Delivering a bespoke home for an individual customer is straight forward, but what about delivering, on a single site, unique homes for a much larger number of households, i.e. custom build at scale?
The growing appeal of custom build housing lies largely in the increased choice it gives customers. As with self-build, it offers the chance to create spaces and designs that meet individual needs and preferences.
But to scale this up presents a unique challenge: how can you deploy custom build homes in a way that accommodates personal choice without becoming either a visual cacophony, or a construction nightmare?
The group is a diverse mix of people committed to building a community together on land owned by Cambridge City Council in Orchard Park, Cambridge.
And in many ways, it is the same challenge faced by the wider sector as it seeks to become more than a minority sport. So it raises the question, how can we scale custom build?
At Marmalade Lane, early discussions with potential design team members laid bare the complexity of delivering 42 bespoke homes. Some were hesitant about joining up for such an unusual project, with the anticipation that working with such a large number of individual end customers would be an exercise in ‘herding cats’.
Mole Architects, the chosen design team lead, was up for the challenge, bringing in their experiences gained from an extensive portfolio of one-off homes, together with more recent experience of designing larger housing schemes.
These meant that they were able to respond positively to the individual preferences of end customers, while remaining mindful of the critical path of a larger building programme. This balance has been a unique strength of the project.
Custom build is all about allowing purchasers to suit their home to their individual need. We realised early on, however, that the degree of choice afforded to purchasers couldn’t be unconstrained.
To build cost-effectively, a degree of standardisation was important in driving the economies of off-site construction. And the scheme’s layout, around a series of terraced streets, called for a regularity of form.
But just as importantly, we sought visual coherence. This was partly to satisfy the planning authority, which in spite of being a custom build vanguard, was wary of permitting too much visual variation.
But it was also about achieving a design that reflected the ethos of a cohousing community – a balance of commonality and shared values on one hand, and individuality on the other.
The result was a menu-driven approach to custom build scale. Purchasers selected from a range of terraced house types, and configured these from a series of floorplans, allowing them to tailor floor area, bedroom and bathroom numbers and finishing options.
Externally, purchasers selected their brick colour – from a palette of four bricks preselected by Mole. A common language of wall, door, porch and window proportions provided a strong sense of coherence to the overall street.
For some, restricting choice in the way that we have done at Marmalade Lane may go against the spirit of what custom build is meant to achieve.
This sort of option-based system might offer thousands of end outcomes, but all are variations on a basic approach. It limits creativity. But in housing, as in most things, less is often more.
With infinite choice, all but a few purchasers would find it almost impossible even to start. They would experience what Barry Schwartz has termed the ‘paradox of choice’ – the more choices available to us, the less we are able to make decisions. And the more options we have, the less we are contented with the choices we make.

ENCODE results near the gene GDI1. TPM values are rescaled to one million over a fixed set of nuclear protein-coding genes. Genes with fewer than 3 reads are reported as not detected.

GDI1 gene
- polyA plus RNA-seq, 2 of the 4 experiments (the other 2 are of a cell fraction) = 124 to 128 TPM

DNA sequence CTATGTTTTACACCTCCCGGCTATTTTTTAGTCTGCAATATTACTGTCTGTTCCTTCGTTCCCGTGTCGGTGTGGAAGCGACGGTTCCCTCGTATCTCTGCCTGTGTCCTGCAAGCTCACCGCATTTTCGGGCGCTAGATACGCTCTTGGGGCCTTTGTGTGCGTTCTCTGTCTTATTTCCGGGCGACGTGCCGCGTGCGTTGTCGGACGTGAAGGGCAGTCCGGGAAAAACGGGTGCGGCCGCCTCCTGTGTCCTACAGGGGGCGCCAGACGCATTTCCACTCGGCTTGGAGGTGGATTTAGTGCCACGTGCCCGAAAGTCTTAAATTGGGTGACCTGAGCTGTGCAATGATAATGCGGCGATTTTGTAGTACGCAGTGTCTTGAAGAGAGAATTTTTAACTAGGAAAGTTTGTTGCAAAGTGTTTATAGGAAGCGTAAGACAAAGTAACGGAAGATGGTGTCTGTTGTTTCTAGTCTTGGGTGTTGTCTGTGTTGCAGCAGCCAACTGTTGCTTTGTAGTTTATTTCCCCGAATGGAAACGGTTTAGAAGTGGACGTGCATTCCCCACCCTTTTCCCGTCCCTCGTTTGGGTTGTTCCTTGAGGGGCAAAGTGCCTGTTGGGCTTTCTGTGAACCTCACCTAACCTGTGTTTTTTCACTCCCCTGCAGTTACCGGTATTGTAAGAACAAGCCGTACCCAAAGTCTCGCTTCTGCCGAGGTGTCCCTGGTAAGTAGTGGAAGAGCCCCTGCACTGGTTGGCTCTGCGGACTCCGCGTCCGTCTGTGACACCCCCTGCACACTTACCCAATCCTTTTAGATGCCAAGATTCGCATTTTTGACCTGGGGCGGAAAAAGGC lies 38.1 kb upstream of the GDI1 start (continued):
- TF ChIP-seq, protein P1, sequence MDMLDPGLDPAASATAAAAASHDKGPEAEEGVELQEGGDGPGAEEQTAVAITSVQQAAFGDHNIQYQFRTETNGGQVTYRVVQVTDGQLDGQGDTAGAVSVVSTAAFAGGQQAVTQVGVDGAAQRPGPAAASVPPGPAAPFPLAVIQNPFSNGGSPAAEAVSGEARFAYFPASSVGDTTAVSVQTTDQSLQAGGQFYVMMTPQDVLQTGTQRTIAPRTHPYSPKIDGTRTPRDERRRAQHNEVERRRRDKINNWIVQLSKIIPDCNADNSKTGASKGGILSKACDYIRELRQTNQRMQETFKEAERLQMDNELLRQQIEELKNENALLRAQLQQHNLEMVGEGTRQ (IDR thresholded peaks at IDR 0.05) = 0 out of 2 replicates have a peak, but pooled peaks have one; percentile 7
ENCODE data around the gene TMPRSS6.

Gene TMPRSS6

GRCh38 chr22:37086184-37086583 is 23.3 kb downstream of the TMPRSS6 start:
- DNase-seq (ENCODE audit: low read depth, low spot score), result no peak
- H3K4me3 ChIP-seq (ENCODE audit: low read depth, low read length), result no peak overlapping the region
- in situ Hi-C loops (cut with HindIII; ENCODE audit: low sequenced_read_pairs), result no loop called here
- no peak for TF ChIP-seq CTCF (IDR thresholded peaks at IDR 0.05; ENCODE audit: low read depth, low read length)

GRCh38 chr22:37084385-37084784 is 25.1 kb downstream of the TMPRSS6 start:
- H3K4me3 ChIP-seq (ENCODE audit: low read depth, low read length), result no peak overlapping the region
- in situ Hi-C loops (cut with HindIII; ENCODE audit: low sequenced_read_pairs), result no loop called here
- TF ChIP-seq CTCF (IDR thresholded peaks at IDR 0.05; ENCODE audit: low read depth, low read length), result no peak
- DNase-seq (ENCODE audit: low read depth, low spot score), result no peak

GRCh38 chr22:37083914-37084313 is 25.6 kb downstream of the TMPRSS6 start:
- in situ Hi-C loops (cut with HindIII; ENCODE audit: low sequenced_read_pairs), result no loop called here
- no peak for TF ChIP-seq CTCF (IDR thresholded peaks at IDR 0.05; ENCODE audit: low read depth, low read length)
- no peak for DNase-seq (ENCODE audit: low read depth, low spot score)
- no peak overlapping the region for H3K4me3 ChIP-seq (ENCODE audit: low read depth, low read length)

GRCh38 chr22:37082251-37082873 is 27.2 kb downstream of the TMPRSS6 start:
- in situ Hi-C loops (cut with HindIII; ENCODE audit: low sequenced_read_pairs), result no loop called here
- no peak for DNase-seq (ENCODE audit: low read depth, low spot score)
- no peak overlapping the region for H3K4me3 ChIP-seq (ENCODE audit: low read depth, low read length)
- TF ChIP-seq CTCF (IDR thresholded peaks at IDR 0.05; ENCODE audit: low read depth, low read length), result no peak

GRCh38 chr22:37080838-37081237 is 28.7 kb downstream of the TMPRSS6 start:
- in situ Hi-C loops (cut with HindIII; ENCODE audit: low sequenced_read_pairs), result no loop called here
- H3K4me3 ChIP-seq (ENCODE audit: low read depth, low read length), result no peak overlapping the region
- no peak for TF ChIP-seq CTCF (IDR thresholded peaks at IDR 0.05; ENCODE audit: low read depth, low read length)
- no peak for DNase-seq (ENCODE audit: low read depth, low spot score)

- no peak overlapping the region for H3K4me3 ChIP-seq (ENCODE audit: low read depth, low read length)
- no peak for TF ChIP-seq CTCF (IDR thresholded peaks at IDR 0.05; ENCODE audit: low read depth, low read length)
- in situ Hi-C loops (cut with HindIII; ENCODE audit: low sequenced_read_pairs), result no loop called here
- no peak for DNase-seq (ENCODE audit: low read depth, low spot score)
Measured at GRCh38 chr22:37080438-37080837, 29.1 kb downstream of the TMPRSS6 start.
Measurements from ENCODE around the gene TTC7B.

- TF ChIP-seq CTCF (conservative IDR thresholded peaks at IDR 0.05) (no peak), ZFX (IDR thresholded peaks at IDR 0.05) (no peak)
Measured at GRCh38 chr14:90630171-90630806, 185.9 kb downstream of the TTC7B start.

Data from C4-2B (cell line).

If custom build is to become a force in the UK, it will be through models that limit choice as much as they enable it. Not because these models are readily scaled in construction terms (though they are) and not because they offer greater reassurance to planners (though they do).
Rather, it is because it is the only approach that will have broad market appeal. Of course people want more choice than the volume housebuilders provide (‘white kitchen units, or off-white?’), but few people have the expertise, imagination, time or energy to design or commission a home from scratch and many will be put off by too much choice.
This poses problems for policy-makers in defining custom homes. Should custom build be defined according to how much choice it affords end users – and if so, what should the threshold be?
Current legislation – principally the Housing and Planning Act 2016 – excludes ‘the building of a house on a plot acquired from a person who builds the house wholly or mainly to plans or specifications decided or offered by that person’.
This refers to regular house builders, but in effect it rules out any approach which packages a plot of land with a menu-based custom build approach.
This means that policy intended to grow the industry actively excludes arguably the only approach that has the potential to deliver at scale, to compete in the mass market and thus make a really serious quantitative as well as qualitative contribution to meeting housing need.
Of course, custom build, and the legislative framework around it, are both in their infancy and needs to be responsive to different approaches which will best help increase and diversify housing delivery in the UK.
Hopefully our experience at Marmalade Lane, together with other larger-scale custom build schemes that are currently under development by others – will help to enrich this debate and encourage the further growth of the sector.
Anstead is correct when he says that we must reach scale with custom build – it has the potential to offer so much more than simple off-plan speculative builds. And the legislation really needs to acknowledge this and ensure that true custom build at scale is identified as such.